One of the real discoveries while watching the remake of FRIGHT NIGHT was seeing David Tennant embody the crumbling, drunken illusionist Peter Vincent, who goes on to help the film's hero, Charley, fight vampires and just generally get over a few demons he's been carrying around since he was a kid. And Tennant is kind of great in the re-imagined role.
Not being a watcher of the "Dr. Who" series, my exposure to his work has been limited to Stephen Fry's BRIGHT YOUNG THINGS, his role as Barty Crouch Junior in HARRY POTTER AND THE GOBLET OF FIRE, and a voice in HOW TO TRAIN YOUR DRAGON. But traveling in the circles, you can't help but know who the man is or that playing Dr. Who has been a dream of his since he was a child actor. The Shakespearean-trained Tennant is in the final weeks of a run of "Much Ado About Nothing," playing Benedick to his one-time "Dr. Who" co-star Catherine Tate's Beatrice in London's West End, but he took time out to talk to me earlier this week about FRIGHT NIGHT and a few other things.
Tennant has always struck me as a truly decent guy, and I certainly had a lot of fun in our short time on the phone together. Please enjoy David Tennant…
David Tennant: Hey, Steve!
Capone: Hello, how are you?
DT: I’m good. How are you?
Capone: Excellent. We were lucky enough to be able to show FRIGHT NIGHT to a horror convention crowd last Friday and they went crazy for it.
DT: Well good. I’m glad it went down well.
Capone: Maybe more than any other character I’ve ever seen you do, you seem to be channeling somebody or somebodies in this movie. Who has been thrown into the mix of creating this version of Peter Vincent?
DT: What a good question, really. It’s probably a mixture that I’m not entirely even aware of myself to be honest. I don’t know. There's certainly room for a bit of dissolute drunk acting. I had to look at WITHNAIL AND I. And there’s all sorts though, really. Probably every magic show I’ve ever witnessed on TV is in there on some level, more of the old school type. I mean, he’s not really David Blaine, he’s more an old-school magician who’s time has probably slightly past. Who did you spot?
Capone: I thought I caught a glimpse of some Russell Brand in there, just rock star swagger.
DT: I think that’s probably in the look certainly. The swagger, yeah probably. I think it’s very difficult these days to wear skinny jeans and high heels and not look like Russell Brand, but that’s fine. He does it very well.
Capone: Yeah, that’s true. Were you in any way a fan of the original film and of Roddy McDowall’s characterization of Peter Vincent?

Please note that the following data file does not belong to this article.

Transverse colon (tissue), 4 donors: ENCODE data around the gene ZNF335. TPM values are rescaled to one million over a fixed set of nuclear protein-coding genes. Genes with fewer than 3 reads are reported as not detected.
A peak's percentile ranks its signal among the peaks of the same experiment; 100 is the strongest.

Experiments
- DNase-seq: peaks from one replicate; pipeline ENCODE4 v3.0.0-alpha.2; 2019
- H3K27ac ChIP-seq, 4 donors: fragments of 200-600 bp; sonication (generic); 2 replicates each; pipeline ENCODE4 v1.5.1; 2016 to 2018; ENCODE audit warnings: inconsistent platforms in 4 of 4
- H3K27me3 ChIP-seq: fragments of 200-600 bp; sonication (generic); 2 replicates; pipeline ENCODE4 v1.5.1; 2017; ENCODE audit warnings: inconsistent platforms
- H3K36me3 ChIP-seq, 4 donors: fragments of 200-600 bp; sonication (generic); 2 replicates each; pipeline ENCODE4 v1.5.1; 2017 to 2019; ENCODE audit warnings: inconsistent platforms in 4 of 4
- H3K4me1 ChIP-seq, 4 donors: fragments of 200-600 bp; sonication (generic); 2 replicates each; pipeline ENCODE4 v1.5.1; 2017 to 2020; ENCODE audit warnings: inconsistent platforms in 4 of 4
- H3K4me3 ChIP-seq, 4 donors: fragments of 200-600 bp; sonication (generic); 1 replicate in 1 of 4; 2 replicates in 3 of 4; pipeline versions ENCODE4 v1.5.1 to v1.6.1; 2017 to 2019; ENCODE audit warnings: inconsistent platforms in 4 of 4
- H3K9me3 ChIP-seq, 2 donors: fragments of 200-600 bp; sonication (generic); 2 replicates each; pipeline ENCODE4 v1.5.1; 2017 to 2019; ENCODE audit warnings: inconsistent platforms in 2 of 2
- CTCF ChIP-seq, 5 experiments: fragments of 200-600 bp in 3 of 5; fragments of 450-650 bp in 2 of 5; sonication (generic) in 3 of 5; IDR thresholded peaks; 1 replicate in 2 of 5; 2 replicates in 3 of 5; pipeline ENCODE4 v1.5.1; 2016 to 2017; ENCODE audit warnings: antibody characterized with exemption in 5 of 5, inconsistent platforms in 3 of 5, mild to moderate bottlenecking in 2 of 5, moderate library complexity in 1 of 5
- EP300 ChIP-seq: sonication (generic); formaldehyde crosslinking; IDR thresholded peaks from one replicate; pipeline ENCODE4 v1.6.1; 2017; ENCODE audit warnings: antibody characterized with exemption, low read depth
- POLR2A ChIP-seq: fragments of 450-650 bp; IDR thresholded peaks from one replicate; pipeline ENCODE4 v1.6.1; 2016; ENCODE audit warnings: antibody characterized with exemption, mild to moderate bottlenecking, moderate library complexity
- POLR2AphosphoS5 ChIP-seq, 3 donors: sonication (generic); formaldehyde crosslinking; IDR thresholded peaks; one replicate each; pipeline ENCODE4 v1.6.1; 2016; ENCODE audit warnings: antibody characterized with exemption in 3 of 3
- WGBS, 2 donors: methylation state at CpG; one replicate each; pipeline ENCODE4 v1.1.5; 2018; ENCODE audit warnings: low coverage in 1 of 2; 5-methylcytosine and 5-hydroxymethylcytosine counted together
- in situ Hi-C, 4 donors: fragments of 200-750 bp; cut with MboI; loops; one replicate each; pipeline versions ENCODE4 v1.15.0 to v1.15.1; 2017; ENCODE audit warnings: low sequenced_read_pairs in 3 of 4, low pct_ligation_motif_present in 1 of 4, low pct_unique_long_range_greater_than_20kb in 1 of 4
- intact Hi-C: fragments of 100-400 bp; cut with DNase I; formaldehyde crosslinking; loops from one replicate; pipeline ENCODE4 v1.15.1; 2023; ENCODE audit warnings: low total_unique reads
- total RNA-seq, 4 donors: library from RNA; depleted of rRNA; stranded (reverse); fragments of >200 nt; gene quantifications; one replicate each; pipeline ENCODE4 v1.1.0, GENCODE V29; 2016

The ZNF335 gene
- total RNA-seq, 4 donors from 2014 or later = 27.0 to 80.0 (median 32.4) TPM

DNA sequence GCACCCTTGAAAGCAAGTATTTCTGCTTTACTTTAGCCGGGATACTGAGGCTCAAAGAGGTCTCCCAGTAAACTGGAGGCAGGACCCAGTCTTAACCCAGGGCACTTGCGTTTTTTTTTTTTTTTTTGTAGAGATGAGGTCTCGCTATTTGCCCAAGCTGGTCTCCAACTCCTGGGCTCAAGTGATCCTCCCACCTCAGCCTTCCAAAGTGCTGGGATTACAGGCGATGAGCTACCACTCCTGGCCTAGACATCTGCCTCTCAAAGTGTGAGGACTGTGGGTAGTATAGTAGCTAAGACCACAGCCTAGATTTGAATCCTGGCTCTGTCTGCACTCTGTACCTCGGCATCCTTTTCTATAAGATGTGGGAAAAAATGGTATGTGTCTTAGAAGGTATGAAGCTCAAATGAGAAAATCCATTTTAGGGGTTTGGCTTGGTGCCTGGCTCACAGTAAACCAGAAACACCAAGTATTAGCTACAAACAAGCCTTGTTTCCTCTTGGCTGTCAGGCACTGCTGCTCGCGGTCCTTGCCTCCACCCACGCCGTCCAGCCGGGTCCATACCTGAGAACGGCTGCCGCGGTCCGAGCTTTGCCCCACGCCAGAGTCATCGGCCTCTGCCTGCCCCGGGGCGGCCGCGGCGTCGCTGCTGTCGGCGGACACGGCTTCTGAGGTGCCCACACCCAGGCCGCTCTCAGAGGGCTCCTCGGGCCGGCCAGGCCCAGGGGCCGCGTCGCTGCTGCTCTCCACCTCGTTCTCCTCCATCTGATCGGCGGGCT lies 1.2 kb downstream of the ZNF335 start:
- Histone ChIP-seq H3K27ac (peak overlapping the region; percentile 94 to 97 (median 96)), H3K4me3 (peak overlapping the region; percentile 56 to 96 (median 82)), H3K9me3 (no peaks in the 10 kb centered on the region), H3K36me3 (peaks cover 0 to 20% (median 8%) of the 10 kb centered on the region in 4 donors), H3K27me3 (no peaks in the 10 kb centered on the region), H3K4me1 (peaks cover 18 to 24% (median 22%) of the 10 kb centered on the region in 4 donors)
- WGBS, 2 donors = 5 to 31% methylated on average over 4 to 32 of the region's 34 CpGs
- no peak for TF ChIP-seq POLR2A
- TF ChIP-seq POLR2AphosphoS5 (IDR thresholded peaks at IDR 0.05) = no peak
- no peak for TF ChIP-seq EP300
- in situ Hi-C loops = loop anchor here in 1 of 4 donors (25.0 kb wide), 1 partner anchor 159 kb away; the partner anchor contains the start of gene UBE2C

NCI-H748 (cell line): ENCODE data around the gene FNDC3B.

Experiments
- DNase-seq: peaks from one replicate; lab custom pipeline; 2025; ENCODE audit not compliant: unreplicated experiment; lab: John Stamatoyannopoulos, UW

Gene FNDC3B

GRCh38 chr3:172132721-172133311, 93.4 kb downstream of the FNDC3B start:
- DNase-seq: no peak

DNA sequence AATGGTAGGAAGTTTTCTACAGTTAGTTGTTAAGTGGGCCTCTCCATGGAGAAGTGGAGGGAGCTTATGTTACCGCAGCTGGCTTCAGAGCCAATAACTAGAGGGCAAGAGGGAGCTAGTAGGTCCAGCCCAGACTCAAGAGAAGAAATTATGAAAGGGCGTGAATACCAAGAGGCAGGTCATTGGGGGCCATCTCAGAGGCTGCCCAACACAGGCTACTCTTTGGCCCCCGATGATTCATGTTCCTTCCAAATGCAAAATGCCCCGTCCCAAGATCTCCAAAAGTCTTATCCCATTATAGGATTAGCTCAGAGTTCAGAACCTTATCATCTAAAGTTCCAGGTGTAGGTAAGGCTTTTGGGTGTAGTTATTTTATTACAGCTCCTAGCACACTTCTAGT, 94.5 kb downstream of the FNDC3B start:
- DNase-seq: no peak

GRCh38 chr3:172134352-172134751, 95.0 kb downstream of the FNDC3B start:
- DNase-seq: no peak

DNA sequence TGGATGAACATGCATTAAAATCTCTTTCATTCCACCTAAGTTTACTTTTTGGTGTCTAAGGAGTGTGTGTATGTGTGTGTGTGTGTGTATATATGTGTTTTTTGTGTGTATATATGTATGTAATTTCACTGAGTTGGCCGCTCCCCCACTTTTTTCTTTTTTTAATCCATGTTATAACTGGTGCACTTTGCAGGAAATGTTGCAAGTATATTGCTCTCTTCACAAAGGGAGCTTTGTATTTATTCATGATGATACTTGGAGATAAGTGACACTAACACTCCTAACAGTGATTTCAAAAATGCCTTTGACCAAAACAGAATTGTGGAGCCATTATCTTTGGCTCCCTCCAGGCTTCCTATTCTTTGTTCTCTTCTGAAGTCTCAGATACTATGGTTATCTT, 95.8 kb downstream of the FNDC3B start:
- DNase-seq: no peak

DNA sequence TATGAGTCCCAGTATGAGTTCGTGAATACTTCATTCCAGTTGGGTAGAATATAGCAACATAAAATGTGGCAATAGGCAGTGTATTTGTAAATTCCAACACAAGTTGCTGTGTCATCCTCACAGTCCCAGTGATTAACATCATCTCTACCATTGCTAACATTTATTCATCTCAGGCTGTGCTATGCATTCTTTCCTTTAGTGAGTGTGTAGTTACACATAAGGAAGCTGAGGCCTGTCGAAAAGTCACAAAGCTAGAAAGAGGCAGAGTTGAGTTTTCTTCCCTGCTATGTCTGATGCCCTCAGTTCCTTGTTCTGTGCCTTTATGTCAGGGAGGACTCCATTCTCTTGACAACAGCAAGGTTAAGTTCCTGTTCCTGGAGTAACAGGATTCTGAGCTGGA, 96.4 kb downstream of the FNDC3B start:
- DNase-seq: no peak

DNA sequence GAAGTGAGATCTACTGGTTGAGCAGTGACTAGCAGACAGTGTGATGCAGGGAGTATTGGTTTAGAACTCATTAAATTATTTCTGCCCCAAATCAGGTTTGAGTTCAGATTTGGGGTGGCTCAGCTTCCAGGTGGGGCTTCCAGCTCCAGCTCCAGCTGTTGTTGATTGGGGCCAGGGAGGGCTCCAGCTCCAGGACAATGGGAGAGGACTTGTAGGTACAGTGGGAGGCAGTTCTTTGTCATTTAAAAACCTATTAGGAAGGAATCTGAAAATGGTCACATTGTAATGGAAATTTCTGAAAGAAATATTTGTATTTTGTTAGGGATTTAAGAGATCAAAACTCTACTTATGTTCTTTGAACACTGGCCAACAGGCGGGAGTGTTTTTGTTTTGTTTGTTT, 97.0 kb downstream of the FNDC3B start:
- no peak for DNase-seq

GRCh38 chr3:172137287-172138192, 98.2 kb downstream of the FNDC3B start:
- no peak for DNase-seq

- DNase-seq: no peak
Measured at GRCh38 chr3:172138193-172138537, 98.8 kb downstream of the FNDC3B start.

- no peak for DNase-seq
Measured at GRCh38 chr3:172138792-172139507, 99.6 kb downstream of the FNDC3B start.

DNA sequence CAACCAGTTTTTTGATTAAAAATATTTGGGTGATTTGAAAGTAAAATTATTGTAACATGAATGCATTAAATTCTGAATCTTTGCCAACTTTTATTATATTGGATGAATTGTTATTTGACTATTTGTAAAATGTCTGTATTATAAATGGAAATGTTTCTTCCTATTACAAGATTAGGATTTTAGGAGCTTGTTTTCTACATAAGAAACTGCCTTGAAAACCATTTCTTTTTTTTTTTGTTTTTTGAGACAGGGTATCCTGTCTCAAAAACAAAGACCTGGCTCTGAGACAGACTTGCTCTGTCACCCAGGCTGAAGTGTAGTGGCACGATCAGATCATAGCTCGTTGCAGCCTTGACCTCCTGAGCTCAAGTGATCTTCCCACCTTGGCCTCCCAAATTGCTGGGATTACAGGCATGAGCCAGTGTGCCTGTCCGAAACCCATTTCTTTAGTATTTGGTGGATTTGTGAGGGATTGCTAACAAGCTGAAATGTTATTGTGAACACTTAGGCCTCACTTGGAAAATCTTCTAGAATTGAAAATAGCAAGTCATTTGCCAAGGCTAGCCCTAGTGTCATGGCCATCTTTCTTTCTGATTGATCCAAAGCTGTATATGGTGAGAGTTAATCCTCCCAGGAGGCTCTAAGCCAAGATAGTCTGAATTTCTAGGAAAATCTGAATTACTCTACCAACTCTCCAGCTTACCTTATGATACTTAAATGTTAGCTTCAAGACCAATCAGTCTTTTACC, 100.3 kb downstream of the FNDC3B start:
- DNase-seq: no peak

DT: You know, I wasn’t really. I had never actually seen it. I mean I was aware of it, but I was a little young to catch it when it first came out and then I just never managed to catch up with it. But I was a huge fan of Roddy McDowall from the various many things that he has done and was slightly nervous of being intimidated by his very presence, I guess. But in the end, I felt safe to watch the film because this Peter Vincent is so different to his version of it and I felt quite happy to watch the film just out of curiosity really, just to see.
I think there’s an energy that I think the remake has managed to capture. It’s not a slavish remake at all, but I think the combination of genres, the way that the comic kind of collides with the horrific, which I think it’s deceptively hard to pull off and was always my concern for the film actually, we get that absolutely right. I absolutely trusted everyone I was working with, but you never quite know if that’s doing to happen until you see it, and I was really delighted when I did. That really elusive tone, I think, is nailed by Craig [Gillespie], the director, and I’m really pleased about that.
Capone: Did you have any say in the look, the personality, the makeup, the hair, and facial hair in particular. I’m a big believer that facial hair changes a performance in a lot of ways. But did you have any say in that?
DT: Some of the elements were in the script. I’m trying to remember. I think the beard was in the script, because it talks about it being removed with that bit where he sort of transforms himself in front of Charley and goes from looking like some sort of rock god to a little wiry drunk man. A part of that was definitely in the script and then, as ever with any kind of filming, it’s a collaborative process. You talk to the director, you bring some things yourself, you kind of bat things back and forth, and with it being a film that had a decent budget, we had time to try things out and try things different ways and improvise a bit. So, it’s difficult after the event to forensically examine who came up with what, but I think it was a collaborative effort.